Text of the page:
I've been having some troubles recently trying to work with frame independent movement (based on 300 pixels per second) and having the object collide with another. I'm still pretty new to this idea, but I don't know how I should go about having the character move back from the object if the object is moving based on time. If you could help me out here I'd really appreciate it! Thanks!
9 Months Ago
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is a solved C++ discussion thread by evilguyme that has 2 replies and was last updated 1 year ago.
You would probably be better off using an off-the-shelf library for that, like the Open Dynamics Engine (ODE). It's a simple but pretty solid engine for doing computer game physics realism (not for real simulations, of course). The basic idea with this is that you control your objects (characters, vehicles, projectiles, etc.) by specifying initial velocities and applying force to them (e.g., steering, thrust, etc.). Then, the physics engine takes care of the rest (realizing the motion). ODE has simple collision detection routines too, like primitive to primitive collisions (box-box, box-sphere, etc.). I don't think that it does 2D physics though, if that is what you need.
For doing "frame independent movement", it usually involves at least two threads of execution, one for rendering and one for physics simulations (or motion time-integration). The physics simulation is there to update the position (and orientation) of your models with time. The basis for this is ordinary differential equations (ODE) and numerical integration. First, given a system of rigid bodies (e.g., solid objects), there are laws of classical mechanics that help you to compute the acceleration (and angular acceleration) of a body given its state (position, orientation, velocity and angular velocity) and external forces applied to it (gravity, friction, thrusts, etc.), these are called the governing equations (and in rigid-body dynamics, the easiest form is the Newton-Euler Equations), and they are ordinary differential equations (usually). Collisions come in as a large impact force as two bodies collide (and often, additional techniques are employed to deal with collision responses), and that impact is added to the rest. At every time-step, you take the external forces, current states, and impact forces, and use them to compute the acceleration (and angular accel.) of the bodies, and you use that in a numerical integration scheme to obtain an increment in motion for the next point in time.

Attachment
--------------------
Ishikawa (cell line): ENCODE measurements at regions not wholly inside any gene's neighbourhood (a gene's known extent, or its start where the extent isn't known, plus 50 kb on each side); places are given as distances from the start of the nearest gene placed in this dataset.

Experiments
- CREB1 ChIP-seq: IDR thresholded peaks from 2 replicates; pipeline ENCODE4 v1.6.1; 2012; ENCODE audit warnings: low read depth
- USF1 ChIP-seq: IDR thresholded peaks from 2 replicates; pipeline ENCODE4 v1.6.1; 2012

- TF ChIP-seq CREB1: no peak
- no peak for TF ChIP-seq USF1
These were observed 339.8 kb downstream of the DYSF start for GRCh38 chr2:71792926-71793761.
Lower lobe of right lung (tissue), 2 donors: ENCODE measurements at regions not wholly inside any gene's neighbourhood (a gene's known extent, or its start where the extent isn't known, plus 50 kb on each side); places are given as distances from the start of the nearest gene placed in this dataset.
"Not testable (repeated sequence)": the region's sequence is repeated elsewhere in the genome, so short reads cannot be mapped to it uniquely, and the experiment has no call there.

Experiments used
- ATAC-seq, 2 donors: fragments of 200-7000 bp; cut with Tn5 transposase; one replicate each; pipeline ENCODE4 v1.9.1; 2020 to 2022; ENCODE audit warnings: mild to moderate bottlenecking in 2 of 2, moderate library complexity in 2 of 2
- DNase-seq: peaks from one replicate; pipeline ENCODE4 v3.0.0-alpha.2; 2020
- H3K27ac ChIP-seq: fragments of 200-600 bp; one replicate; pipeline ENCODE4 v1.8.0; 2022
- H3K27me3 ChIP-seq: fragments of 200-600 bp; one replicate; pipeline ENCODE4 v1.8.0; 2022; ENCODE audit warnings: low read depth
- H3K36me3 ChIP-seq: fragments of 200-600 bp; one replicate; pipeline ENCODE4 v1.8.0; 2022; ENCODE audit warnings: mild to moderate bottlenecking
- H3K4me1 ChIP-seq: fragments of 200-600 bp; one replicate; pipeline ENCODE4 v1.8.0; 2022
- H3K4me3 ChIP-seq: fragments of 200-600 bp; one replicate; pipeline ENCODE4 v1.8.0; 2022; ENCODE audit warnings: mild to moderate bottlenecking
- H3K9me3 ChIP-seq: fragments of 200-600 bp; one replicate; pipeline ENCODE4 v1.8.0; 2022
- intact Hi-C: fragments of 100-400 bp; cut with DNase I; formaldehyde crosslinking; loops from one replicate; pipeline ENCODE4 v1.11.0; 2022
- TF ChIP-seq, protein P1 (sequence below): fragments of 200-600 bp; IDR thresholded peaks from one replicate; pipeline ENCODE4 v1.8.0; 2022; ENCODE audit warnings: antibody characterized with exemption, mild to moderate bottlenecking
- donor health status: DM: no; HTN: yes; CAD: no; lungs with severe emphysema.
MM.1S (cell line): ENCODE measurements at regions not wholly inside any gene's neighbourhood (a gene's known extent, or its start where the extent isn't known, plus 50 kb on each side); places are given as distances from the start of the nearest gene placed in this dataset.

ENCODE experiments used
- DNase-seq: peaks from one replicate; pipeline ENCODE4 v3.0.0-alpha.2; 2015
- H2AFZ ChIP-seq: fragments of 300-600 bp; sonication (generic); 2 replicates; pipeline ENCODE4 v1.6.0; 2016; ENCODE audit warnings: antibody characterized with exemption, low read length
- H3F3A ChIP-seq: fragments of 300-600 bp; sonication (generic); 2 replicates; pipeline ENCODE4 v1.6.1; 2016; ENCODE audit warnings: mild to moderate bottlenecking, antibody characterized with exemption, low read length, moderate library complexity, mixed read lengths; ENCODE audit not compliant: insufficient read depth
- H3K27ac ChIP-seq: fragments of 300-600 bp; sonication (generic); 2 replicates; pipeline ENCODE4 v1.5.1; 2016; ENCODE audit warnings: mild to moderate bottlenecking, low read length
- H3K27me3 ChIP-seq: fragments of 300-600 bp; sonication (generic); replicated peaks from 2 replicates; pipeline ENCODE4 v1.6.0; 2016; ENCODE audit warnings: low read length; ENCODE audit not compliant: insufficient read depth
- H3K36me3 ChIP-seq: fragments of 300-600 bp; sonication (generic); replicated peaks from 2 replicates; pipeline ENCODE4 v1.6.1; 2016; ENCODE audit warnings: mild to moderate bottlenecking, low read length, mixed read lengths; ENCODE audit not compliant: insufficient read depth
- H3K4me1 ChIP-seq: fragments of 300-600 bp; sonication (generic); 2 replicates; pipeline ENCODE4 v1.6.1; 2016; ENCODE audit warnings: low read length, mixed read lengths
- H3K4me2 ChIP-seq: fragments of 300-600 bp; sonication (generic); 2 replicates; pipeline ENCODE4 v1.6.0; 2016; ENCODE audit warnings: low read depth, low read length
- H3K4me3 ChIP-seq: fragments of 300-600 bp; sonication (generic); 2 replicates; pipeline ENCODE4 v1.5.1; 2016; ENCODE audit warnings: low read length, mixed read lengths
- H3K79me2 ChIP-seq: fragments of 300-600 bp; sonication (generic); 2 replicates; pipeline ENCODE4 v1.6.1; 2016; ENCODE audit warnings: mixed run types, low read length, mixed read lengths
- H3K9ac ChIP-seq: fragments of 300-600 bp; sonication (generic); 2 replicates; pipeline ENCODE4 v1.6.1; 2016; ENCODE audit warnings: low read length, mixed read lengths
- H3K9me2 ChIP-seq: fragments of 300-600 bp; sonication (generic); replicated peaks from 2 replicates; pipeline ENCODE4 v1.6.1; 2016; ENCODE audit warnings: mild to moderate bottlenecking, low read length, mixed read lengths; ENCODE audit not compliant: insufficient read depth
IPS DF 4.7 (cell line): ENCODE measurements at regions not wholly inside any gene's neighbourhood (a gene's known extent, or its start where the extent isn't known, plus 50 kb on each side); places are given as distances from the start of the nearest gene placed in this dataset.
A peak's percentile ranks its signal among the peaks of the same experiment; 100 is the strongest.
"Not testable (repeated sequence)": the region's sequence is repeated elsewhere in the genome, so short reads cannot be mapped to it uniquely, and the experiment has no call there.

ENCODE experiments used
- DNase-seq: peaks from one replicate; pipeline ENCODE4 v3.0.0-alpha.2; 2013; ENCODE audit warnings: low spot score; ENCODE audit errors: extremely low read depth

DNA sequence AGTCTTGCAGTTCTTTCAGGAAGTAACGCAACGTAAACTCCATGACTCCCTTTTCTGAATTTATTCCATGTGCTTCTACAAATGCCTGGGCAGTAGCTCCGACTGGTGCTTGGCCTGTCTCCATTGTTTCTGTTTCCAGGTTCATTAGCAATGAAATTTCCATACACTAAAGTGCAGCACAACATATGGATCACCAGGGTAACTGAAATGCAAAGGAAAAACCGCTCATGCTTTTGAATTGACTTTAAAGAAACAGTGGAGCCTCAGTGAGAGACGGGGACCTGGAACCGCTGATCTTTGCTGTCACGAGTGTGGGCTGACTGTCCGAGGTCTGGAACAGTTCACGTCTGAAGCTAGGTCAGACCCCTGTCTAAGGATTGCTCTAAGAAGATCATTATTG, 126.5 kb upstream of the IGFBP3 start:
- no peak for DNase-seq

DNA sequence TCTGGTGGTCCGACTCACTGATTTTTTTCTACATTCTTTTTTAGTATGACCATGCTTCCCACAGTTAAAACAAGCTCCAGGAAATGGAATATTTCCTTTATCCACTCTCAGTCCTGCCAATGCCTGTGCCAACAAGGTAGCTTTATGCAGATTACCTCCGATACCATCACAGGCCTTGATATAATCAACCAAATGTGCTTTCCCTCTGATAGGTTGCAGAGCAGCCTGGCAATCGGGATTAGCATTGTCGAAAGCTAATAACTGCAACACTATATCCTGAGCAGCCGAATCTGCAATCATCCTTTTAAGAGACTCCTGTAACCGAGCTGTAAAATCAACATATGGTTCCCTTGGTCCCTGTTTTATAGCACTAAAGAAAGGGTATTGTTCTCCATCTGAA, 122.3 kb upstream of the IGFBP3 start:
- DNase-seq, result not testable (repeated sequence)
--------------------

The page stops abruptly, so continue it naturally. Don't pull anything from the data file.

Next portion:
By making sure that you can accomplish all your "physics" calculations within the actual time-step used for integration, you can achieve real-time "simulation" of the dynamics of the system. Doing this on a thread separated from the rendering thread ensures that you can do this with much smaller time-steps than the time-step at which the rendering is done. I would say that at the most, your integration time-step should be of about 0.01 second (100 Hz), but the lower the better (1e-4 to 1e-6 are really good). Usually, to achieve real-time performance, you have to give up a significant part of the actual precision of the calculations, this is what the ODE library does.